To the editor:
To the editor:
Nearly 52 years ago, my wife and I, accompanied by an infant son, came to Grove City and bought a house. At that time the town had a population of about 8,000, which has since evolved into a vibrant community of 30,000.
In the intervening years, we have observed a procession of city council members, mayors and other city officials who have served their terms and moved on. I recall that one mayoral candidate, Anton Patzer, won the election by a margin of one vote, thereby allowing all who had voted for him to justifiably claim that they had elected him. Each of those previous administrations has left a (sometimes faint but indelible) mark upon the life of the city.
The accumulation of those marks has resulted in today's community.
For approximately three years, the city's administrators have been engaged in discussions with potential developers who have presented proposals for development of the lumberyard site. Action taken by city council and remarks made by both the mayor and council members during the April 6 council meeting have resulted in written accusations being leveled, primarily at the mayor, in the Grove City Record, for his comments in response to the 3 to 3 vote by council. Similar accusations might also be directed at the four council members who signed and submitted a letter of ultimatum to the library trustees, but in neither instance would such accusations address the overriding concerns for development of the lumberyard site.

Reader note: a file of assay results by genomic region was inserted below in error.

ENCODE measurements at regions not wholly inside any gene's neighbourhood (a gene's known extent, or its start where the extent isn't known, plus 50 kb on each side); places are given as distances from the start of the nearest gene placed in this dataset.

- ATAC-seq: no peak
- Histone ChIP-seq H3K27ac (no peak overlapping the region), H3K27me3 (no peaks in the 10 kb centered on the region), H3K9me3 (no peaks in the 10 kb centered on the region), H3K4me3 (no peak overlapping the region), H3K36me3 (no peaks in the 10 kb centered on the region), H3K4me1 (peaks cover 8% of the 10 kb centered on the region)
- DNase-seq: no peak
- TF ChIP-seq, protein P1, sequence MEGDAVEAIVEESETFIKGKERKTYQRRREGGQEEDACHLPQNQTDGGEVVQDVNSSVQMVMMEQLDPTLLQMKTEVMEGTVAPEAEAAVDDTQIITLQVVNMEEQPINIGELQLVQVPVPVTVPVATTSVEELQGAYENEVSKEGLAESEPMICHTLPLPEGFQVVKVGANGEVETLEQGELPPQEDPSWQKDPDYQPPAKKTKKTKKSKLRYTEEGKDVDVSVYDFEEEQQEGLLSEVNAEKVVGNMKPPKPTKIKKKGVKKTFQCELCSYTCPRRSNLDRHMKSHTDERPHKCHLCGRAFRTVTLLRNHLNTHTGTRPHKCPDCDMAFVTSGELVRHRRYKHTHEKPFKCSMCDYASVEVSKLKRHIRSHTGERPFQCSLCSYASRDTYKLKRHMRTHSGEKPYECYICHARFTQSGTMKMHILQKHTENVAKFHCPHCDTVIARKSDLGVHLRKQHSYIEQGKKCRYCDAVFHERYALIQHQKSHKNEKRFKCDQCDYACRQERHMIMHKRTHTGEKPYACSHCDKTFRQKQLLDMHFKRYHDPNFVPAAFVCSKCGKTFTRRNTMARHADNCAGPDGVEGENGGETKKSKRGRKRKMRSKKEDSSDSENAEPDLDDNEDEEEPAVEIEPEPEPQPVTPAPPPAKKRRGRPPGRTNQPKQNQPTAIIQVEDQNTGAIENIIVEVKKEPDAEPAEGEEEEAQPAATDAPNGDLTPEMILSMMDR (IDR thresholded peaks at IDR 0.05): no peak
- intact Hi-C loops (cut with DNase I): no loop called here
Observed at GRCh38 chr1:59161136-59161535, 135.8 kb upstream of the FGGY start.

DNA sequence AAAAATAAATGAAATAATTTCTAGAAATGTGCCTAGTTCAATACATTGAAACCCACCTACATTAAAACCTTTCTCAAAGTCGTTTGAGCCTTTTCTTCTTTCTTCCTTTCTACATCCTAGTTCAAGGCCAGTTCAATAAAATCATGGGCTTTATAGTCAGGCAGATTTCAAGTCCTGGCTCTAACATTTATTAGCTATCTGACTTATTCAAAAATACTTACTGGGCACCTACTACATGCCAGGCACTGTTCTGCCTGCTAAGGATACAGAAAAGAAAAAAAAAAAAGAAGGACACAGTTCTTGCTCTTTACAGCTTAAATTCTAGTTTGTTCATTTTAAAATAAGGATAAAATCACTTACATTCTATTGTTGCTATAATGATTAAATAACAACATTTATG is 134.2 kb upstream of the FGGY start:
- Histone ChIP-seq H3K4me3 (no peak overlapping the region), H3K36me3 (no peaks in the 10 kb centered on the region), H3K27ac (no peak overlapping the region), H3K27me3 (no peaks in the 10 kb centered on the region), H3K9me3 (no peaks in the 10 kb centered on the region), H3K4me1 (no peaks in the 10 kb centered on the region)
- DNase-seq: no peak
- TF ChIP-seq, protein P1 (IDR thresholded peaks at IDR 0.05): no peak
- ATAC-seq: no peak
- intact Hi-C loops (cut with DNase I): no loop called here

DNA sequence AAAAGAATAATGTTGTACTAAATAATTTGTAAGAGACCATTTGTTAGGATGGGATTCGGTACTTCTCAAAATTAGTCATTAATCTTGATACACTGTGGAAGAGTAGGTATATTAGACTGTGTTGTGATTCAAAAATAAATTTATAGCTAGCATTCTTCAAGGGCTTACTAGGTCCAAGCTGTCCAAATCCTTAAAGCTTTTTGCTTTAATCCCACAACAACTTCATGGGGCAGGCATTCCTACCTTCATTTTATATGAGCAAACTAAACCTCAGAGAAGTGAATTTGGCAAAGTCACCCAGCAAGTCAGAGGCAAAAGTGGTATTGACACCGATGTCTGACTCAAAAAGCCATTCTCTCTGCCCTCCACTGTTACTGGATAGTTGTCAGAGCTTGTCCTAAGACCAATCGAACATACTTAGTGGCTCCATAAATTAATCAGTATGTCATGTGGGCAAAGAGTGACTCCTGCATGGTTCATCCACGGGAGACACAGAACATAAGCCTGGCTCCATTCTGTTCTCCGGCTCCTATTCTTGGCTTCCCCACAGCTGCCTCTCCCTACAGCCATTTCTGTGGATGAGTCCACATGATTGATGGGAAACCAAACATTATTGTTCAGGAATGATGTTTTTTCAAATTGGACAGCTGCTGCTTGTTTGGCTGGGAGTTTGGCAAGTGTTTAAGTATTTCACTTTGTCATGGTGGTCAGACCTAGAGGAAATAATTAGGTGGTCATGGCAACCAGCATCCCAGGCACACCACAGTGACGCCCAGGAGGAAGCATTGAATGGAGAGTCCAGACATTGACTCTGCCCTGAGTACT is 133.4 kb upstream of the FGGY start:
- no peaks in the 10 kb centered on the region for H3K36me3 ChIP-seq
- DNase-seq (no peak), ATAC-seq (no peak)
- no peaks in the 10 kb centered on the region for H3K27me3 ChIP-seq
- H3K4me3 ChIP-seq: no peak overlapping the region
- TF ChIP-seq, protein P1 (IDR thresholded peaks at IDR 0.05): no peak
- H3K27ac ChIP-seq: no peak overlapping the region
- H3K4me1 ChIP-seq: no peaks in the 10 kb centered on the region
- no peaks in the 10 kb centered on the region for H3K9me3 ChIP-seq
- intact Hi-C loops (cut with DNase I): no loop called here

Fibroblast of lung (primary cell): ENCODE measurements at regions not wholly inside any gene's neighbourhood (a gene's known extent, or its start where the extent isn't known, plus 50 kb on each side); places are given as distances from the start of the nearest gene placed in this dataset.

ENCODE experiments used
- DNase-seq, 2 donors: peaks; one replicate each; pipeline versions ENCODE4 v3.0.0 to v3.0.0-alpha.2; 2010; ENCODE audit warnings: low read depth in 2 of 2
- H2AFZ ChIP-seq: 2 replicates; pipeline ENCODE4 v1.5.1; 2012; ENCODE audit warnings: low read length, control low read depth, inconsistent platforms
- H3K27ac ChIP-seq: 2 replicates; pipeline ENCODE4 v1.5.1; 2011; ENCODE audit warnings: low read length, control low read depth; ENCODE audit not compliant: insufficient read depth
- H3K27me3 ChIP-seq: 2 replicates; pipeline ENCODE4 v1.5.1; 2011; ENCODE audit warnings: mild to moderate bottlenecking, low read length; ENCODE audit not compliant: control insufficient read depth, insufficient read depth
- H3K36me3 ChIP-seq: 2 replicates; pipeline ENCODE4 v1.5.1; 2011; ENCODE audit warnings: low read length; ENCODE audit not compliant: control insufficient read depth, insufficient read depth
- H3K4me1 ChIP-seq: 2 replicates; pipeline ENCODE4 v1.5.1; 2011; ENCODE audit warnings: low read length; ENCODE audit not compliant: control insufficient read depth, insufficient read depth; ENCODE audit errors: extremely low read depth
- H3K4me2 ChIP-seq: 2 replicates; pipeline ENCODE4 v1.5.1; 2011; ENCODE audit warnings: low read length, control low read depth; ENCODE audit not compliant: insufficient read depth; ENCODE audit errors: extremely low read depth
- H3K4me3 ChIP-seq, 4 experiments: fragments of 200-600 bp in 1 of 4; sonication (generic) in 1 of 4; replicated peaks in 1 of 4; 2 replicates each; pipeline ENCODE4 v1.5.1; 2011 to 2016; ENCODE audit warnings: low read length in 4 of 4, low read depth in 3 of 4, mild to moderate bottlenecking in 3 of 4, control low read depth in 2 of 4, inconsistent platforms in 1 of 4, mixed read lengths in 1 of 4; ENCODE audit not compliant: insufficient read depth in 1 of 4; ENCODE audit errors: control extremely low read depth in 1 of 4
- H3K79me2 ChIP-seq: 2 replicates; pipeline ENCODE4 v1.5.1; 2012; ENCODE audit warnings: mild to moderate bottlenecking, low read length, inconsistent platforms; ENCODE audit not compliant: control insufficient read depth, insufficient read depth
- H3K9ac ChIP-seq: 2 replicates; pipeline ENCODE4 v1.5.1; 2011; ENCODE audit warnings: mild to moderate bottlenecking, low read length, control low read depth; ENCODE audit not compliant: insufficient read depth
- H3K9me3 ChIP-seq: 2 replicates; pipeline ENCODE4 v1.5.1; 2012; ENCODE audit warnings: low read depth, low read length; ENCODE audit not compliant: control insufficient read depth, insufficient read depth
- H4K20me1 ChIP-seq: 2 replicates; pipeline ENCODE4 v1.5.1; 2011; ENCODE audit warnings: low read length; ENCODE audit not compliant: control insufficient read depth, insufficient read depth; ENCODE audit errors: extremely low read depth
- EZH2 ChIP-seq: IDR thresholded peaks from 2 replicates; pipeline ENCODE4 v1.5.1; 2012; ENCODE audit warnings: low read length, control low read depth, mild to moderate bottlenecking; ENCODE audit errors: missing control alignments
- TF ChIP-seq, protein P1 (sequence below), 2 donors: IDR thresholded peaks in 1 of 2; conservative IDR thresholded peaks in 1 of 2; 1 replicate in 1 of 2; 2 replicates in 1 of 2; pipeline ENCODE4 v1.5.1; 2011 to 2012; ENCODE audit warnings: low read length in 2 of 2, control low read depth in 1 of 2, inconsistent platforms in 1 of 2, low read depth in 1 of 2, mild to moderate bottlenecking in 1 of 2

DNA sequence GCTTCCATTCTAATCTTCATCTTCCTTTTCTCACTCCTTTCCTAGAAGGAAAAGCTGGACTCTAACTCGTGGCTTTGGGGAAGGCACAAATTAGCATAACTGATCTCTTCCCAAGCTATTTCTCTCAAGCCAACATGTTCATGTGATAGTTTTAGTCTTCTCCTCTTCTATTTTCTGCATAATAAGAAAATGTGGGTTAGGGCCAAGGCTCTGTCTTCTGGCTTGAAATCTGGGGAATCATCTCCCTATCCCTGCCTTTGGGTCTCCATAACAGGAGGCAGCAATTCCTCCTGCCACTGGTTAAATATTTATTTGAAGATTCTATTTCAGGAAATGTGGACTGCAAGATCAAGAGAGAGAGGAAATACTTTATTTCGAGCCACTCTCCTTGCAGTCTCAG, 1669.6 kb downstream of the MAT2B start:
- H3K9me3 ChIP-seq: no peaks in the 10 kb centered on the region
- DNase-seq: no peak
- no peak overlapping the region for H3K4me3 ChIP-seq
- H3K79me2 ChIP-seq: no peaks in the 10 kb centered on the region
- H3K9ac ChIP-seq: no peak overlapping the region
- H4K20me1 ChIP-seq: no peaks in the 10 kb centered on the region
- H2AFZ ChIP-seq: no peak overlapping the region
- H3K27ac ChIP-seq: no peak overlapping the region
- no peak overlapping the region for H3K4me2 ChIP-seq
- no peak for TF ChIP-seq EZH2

Rather than voicing accusations by misinformed or uninformed constituents at either the mayor or city council members, concerned citizens will be better served by attending one or more of the public meetings. There, they will receive information directly from the mayor and council members and, hopefully, have an opportunity to ask questions and offer their opinions.
The council members will have an opportunity to evaluate and assimilate the input that they receive from the general public. They will then be in a better position to make informed decisions, whether those decisions include or exclude the library, the parking garage or the atrium of the new building.
John F. Barnes